For some methods you'll even have parameter documentation. Basically, the newer the method, the more likely it is to have parameter docs... UT really is doing their homework so don't hesitate to nag them (by filing "documentation" bug reports) to keep improving the docs, they are a huge asset to the strength of Unity!

Creating a Local Project for Visual Studio

Create a project on your local C: drive (to avoid security exceptions you may not wish to use a network drive).

In that project, create a folder lib and put the UnityEngine.dll into that folder. Add this as a reference.

Right-click "References" in the project explorer, select "Add reference", "Browse", browse to where you put the DLLs, add them (you can select both at once). XML documentation will automatically follow. For later projects you can use the "Recent" tab instead.

Tips

  • Always leave the DLLs + XML docs in the same folder, this way when a new Unity release comes up, all you'll have to do is overwrite them and all your projects will stay up to date. If you don't want that, create a folder for each DLL version, or even create project-specific copies.
  • At this point, it might be a good idea to export your project to a template, so for later projects you can directly create a Unity project with everything referenced. I would post my own template but I doubt it would cross over to a different machine.


I’m using a Windows application so I could do basic debugging by creating some buttons to start actions (thanks to Lka for a tip how to do this, see: http://forum.unity3d.com/viewtopic.php?t=7062#50779 ).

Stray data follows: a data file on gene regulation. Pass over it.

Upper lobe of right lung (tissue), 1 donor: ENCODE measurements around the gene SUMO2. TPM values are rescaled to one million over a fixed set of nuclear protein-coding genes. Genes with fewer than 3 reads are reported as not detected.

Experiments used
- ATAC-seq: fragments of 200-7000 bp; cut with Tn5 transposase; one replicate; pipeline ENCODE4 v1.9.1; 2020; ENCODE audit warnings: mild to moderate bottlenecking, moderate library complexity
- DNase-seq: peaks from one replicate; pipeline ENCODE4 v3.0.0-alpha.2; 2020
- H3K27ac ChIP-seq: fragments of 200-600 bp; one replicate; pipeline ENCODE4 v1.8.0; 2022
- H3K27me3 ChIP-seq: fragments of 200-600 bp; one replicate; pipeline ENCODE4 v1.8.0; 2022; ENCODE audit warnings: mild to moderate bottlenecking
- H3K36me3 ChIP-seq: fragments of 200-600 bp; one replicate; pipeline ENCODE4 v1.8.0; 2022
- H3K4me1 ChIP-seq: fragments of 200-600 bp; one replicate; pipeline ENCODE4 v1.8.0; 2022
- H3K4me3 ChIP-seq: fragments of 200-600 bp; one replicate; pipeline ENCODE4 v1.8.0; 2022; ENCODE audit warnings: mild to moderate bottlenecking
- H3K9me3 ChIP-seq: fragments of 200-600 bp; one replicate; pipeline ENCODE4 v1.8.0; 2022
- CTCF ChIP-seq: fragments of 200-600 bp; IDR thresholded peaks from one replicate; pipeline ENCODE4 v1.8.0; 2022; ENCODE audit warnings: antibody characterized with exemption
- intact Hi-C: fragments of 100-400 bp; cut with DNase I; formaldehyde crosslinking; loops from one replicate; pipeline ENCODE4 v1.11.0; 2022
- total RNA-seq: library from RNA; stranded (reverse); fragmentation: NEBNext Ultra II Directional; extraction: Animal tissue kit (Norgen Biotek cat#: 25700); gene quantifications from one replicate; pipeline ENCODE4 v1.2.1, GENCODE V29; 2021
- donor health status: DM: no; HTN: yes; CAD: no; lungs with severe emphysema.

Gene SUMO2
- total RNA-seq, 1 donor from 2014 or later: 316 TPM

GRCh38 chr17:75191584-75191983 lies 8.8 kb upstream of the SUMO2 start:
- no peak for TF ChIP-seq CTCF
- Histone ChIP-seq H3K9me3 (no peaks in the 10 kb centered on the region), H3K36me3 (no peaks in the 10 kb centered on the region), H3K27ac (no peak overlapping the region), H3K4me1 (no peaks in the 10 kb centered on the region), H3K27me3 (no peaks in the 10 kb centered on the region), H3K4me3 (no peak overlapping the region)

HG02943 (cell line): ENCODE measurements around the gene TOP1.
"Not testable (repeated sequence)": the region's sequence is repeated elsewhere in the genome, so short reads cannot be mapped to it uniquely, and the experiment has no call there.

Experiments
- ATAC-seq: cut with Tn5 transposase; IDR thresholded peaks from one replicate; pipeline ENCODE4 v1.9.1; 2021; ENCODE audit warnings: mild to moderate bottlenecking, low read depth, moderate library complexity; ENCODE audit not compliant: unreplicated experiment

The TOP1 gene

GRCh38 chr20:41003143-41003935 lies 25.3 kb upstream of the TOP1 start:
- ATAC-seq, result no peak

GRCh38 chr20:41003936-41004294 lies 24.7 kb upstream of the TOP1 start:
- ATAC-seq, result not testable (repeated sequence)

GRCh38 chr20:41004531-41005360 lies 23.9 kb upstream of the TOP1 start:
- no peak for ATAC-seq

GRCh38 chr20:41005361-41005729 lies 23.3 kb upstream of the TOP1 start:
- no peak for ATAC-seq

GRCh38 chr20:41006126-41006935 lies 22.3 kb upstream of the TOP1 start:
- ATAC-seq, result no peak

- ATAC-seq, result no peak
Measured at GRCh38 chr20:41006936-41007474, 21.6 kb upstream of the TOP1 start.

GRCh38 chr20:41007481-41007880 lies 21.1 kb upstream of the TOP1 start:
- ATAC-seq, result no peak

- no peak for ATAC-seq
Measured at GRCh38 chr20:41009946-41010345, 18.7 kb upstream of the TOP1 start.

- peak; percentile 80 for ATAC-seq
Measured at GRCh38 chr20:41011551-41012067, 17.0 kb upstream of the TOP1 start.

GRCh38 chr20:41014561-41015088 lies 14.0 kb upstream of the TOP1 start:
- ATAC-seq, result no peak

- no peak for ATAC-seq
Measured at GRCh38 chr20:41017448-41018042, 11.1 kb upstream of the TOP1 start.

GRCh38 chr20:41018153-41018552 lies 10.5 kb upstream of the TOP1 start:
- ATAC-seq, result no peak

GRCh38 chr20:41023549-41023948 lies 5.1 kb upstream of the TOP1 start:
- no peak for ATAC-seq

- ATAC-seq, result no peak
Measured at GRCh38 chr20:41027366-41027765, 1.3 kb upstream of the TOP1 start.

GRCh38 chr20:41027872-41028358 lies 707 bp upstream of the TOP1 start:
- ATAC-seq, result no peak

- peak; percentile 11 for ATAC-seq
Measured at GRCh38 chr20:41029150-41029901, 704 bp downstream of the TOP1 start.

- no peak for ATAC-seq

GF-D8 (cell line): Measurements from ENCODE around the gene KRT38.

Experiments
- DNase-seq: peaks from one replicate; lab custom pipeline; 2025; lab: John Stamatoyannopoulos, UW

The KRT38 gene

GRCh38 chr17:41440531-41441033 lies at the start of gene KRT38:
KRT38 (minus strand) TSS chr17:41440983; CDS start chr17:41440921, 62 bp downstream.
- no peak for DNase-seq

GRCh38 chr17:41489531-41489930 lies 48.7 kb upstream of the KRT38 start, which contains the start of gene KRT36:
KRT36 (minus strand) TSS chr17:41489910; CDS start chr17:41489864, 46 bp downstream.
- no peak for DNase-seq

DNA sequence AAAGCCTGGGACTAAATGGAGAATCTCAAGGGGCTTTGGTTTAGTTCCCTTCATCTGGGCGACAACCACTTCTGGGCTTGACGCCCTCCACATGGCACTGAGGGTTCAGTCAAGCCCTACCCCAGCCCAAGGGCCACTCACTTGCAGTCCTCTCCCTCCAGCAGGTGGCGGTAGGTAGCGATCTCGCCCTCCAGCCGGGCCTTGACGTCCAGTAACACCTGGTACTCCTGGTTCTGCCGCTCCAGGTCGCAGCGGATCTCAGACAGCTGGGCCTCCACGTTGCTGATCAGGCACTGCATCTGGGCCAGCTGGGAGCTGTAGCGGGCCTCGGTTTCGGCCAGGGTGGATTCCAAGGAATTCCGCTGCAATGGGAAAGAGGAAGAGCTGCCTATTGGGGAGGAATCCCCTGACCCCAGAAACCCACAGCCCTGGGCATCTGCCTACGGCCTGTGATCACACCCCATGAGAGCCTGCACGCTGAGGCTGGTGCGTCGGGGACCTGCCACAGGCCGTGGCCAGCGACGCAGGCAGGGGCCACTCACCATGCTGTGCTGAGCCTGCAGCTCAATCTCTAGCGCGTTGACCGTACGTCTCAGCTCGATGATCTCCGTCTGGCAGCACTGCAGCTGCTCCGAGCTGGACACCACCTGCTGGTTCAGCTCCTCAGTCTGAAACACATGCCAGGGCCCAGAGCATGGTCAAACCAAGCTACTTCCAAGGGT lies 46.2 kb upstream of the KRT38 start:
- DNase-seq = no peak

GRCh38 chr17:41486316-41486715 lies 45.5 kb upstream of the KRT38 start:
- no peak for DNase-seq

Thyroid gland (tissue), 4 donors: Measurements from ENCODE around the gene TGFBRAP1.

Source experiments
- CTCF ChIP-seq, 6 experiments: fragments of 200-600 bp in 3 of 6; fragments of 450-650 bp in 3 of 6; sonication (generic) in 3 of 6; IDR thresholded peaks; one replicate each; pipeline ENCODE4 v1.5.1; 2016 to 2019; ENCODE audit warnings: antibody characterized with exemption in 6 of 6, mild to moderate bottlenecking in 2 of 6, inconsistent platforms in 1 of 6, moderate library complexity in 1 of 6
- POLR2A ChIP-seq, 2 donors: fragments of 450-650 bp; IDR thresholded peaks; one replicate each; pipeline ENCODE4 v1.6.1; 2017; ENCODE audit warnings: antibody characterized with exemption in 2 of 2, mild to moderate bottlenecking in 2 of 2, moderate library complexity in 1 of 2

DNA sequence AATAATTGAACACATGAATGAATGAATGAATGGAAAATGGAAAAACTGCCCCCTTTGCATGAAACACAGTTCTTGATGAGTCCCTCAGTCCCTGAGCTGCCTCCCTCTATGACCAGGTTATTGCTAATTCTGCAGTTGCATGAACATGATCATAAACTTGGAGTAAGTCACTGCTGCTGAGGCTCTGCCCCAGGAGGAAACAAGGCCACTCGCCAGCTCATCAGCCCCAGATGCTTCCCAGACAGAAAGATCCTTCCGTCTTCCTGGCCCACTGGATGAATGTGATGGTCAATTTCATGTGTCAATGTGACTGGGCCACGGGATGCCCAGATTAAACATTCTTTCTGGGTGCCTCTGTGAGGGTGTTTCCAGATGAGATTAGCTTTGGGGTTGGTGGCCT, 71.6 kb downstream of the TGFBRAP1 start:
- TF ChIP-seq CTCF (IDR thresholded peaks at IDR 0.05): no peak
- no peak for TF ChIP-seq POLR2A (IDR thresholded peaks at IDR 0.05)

Folder Setup in Unity Project

In your Unity project, create your own Asset folder if you don’t have it, yet (I’m using Working Assets). Under that folder create a folder specifically for your C#-Unity-Scripts (I call it Scripts). Add a C# script there in Unity.

In your VS.NET 2005 or 2008 project, add a folder Projects/projectname. Select folder projectname and use Tools / Add Directory Content (this is what you downloaded and installed the plugin for in step 2).

Add-On for Convenient Adding of Unity Scripts Note

The section below is marked as obsolete claiming that the plugin is not needed because Unity now provides a mechanism for directly creating Visual Studio solutions from within Unity. However, this is only true of the Windows version. As these are instructions for making this work with the Mac version of Unity, that note is incorrect.

Also the latest version of Windows Studio may be higher than 9.0. In fact, as of this edit, it is 10.0.

This plug-in works as advertised with Visual Studio 2010 (with the appropriate edit to the .AddIn file)

Obsolete: Add-On for Convenient Adding of Unity Scripts

NOTE: As Unity now supports directly creating the solution from within Unity, this Add-On is obsolete.

Download and install this very practical addon

What you can use this for is conveniently add all scripts from a folder in one single "go".

Note: When you want to use this under Visual Studio 2008, you have to make sure that in your "My Documents" (or "Eigene Dateien") folder, in the "Visual Studio 2008" folder, there’s an "Addins" folder that contains the two files AddDirectoryContent.AddIn and AddDirectoryContent.dll. In AddDirectoryContent.AddIn, make sure that 8.0 is set to 9.0:

<Extensibility xmlns="http://schemas.microsoft.com/AutomationExtensibility">
	<HostApplication>
		<Name>Microsoft Visual Studio</Name>
		<Version>9.0</Version>
	</HostApplication>
[…]

Thanks to benblo for this tip, see also: http://forum.unity3d.com/viewtopic.php?t=7062#50996

According to psynopticM, this may not work under Visual Studio 2008 Express: http://forum.unity3d.com/viewtopic.php?p=74325#74288

End of obsolete text.



Congratulations – now you can code C# for Unity in VS.NET 2005 / 2008. With Intellisense... and inline docs!